[2 min watch] Top tips to manage bleeding during office surgical procedures

manage bleeding

How can you best manage bleeding when performing minor surgical procedures in the primary care setting? In this brief video, A/Prof Maurice Brygel covers his top tips and tricks for GPs and general surgeons on managing bleeding, including suturing techniques and more. Continue reading “[2 min watch] Top tips to manage bleeding during office surgical procedures”

[1 min watch] Top suturing techniques to master in primary care

suturing techniques

What are the most important suturing techniques to master as a GP, primary care or skin cancer doctor? In this brief video, Dr Peter Grossberg covers the most important procedures including the simple interrupted suture and the mattress suture. Continue reading “[1 min watch] Top suturing techniques to master in primary care”

[5 min watch ] How to surgically remove a lipoma

In this video, watch a short demonstration by one of our expert surgical presenters on how to safely remove a lipoma in primary care.

Continue reading “[5 min watch ] How to surgically remove a lipoma”

[WEBINAR] Anal-rectal conditions and how to manage these in primary care

anal-rectal conditions

In this webinar and Q&A session, experienced surgeon A/Prof Maurice Brygel outlines how to manage common anal-rectal conditions in the primary care setting. He provides valuable insights on addressing the anal-rectal conditions you may come across as a GP. Continue reading “[WEBINAR] Anal-rectal conditions and how to manage these in primary care”

[3 min read] Is exercise with compression a more effective treatment for leg ulcers?

leg ulcers

Is an exercise regimen combined with compression more effective at treating venous leg ulcers than just compression alone? Exercise is recommended as an adjuvant treatment for venous leg ulceration to improve calf muscle pump function. However, the association of exercise with leg ulcer healing has not been properly aggregated, and the effectiveness of different exercise interventions has not been characterised. Continue reading “[3 min read] Is exercise with compression a more effective treatment for leg ulcers?”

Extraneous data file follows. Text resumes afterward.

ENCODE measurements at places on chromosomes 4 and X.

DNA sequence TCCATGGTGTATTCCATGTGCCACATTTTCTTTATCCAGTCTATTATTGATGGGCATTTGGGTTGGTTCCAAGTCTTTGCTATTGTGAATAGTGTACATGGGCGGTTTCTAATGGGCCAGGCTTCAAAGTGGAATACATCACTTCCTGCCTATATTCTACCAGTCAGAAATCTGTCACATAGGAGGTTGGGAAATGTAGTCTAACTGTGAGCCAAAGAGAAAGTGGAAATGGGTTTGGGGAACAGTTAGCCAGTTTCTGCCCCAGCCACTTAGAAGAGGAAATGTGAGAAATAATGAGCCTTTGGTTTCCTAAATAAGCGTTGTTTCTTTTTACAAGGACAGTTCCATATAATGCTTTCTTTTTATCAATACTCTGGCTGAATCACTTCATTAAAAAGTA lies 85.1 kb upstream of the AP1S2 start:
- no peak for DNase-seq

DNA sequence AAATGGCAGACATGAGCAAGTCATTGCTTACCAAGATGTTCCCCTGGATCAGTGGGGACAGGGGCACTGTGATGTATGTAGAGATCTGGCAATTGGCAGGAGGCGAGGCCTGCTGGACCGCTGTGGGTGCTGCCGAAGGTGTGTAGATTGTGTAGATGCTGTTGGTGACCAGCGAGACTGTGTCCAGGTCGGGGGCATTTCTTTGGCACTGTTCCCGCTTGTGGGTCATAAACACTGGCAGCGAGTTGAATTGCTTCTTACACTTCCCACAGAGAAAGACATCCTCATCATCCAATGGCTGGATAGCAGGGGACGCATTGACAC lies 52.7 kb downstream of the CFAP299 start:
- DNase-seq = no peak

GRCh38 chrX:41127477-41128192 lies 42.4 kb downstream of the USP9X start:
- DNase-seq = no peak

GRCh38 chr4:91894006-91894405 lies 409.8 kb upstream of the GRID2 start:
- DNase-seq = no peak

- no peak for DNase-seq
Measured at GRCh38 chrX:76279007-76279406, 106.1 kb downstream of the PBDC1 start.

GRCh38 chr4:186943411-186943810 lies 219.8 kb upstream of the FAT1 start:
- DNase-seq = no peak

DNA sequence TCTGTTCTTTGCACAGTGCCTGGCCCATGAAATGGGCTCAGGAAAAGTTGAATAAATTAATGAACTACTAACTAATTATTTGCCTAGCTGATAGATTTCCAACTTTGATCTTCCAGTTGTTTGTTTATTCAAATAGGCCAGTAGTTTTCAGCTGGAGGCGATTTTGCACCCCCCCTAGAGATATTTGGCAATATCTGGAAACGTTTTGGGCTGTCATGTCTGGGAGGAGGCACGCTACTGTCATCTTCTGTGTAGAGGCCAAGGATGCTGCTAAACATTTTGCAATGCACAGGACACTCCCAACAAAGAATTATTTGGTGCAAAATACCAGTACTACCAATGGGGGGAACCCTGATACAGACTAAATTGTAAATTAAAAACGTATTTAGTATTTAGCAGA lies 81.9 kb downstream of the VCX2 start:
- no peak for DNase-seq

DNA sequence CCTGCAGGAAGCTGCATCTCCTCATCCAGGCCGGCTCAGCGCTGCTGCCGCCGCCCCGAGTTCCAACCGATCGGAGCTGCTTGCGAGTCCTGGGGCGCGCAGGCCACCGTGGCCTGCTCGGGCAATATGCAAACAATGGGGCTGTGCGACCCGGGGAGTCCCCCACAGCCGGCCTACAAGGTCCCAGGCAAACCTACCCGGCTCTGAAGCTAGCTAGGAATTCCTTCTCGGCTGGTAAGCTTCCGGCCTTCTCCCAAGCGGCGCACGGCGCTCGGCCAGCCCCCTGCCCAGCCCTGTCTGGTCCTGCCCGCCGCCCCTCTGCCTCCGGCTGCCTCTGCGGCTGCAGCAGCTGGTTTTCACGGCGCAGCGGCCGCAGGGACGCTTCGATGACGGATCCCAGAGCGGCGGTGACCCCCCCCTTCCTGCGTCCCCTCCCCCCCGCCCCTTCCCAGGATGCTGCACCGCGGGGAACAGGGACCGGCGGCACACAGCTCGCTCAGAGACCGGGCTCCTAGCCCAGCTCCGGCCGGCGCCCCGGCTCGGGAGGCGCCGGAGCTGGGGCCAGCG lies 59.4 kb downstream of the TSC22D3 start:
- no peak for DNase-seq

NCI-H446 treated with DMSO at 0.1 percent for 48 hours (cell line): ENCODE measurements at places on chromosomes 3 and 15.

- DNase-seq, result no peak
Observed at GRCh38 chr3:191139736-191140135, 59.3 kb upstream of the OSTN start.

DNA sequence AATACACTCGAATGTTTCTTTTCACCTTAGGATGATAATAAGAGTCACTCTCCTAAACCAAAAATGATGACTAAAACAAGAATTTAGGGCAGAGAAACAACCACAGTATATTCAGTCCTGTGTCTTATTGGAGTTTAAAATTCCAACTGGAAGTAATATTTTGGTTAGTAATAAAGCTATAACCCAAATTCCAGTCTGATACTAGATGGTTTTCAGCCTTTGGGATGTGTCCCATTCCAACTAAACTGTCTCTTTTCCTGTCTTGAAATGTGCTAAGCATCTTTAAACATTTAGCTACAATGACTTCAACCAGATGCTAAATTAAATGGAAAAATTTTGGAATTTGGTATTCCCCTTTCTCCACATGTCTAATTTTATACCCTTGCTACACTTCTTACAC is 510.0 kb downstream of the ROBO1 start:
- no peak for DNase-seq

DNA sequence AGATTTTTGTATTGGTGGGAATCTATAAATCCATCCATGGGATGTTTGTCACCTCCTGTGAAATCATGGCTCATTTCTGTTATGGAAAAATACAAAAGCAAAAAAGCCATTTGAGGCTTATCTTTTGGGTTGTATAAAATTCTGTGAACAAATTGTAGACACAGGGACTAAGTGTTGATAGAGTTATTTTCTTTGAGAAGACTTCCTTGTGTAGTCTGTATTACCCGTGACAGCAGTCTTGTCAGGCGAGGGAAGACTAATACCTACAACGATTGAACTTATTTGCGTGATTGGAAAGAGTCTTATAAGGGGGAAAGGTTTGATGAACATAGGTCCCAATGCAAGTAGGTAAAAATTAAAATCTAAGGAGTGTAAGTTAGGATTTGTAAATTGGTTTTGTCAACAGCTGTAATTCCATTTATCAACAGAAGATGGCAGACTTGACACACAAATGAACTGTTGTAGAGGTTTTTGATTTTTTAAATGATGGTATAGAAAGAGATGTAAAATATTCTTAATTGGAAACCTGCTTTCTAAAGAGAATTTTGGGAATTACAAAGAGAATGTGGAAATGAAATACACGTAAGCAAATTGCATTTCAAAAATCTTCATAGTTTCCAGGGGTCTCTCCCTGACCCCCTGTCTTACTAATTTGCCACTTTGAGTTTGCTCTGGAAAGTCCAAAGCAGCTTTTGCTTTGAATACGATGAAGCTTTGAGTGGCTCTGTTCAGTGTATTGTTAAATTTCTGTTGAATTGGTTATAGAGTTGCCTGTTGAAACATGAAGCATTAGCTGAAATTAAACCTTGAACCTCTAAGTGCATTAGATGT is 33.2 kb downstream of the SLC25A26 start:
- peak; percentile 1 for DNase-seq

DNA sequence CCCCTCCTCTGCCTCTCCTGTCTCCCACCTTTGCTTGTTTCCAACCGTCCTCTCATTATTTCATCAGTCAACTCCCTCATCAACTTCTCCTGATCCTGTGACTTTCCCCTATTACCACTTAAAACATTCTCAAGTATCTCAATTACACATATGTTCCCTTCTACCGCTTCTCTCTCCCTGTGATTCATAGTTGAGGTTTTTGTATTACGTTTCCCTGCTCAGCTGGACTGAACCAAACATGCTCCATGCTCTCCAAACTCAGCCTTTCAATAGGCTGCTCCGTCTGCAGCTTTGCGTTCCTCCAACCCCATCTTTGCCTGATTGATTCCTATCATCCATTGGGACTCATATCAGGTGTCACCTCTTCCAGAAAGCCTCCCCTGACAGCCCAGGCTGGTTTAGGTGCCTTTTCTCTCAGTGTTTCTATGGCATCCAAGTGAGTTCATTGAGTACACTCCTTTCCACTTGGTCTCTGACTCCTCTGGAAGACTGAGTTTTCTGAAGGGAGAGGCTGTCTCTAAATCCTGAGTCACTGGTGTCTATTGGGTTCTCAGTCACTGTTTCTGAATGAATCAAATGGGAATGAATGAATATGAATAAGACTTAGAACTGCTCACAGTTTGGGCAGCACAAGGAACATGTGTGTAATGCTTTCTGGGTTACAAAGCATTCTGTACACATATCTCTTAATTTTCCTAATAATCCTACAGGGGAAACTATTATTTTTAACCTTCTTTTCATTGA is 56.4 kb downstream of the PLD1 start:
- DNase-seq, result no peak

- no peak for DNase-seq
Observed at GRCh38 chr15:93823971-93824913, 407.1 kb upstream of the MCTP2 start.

[WEBINAR] How to manage lumps and bumps in general practice

webinar

In this webinar, Dr Peter Grossberg, Senior Surgeon and Lecturer at the Box Hill Hospital Melbourne, shares tips and techniques on how to safely and effectively remove a wide range of lumps and bumps in general practice.
Continue reading “[WEBINAR] How to manage lumps and bumps in general practice”

[10 min read] The IUD for endometriosis

IUD

Endometriosis is a progressive, chronic disorder that occurs when tissue similar to the uterine lining grows in areas it shouldn’t, such as the fallopian tubes and ovaries. This tissue can cause inflammation, pain and scarring. While there is no cure, an intrauterine device (IUD) can help patients manage symptoms. Continue reading “[10 min read] The IUD for endometriosis”

[3 min read] Venous leg ulcers: exercise with compression vs compression alone

venous leg ulcers

Is an exercise regimen combined with compression more effective at treating venous leg ulcers than just compression alone? Exercise is recommended as an adjuvant treatment for venous leg ulceration to improve calf muscle pump function. However, the association of exercise with leg ulcer healing has not been properly aggregated, and the effectiveness of different exercise interventions has not been characterised. Continue reading “[3 min read] Venous leg ulcers: exercise with compression vs compression alone”

Oral vs Topical Isotretinoin in the Treatment of Plane Warts

atopic dermatitis

Plane warts are a common therapeutic problem. A study published in the International Journal of Dermatology sought to assess the efficacy and safety of oral versus topical isotretinoin in the treatment of plane warts. Continue reading “Oral vs Topical Isotretinoin in the Treatment of Plane Warts”

Managing Psoriatic Arthritis

psoriatic arthritis

Patient education about the importance of controlling inflammation is vital to effectively managing psoriatic arthritis, according to a review published in the New England Journal of Medicine.

The review discusses the epidemiological and clinical features, pathophysical characteristics, and available pharmacotherapies for psoriatic arthritis.

Psoriatic arthritis occurs in up to 30 percent of people with psoriasis and can have serious debilitating effects on the peripheral joints, spine, tendon insertions, and fingers. Management has improved, but complete disease control is not yet achievable. Continue reading “Managing Psoriatic Arthritis”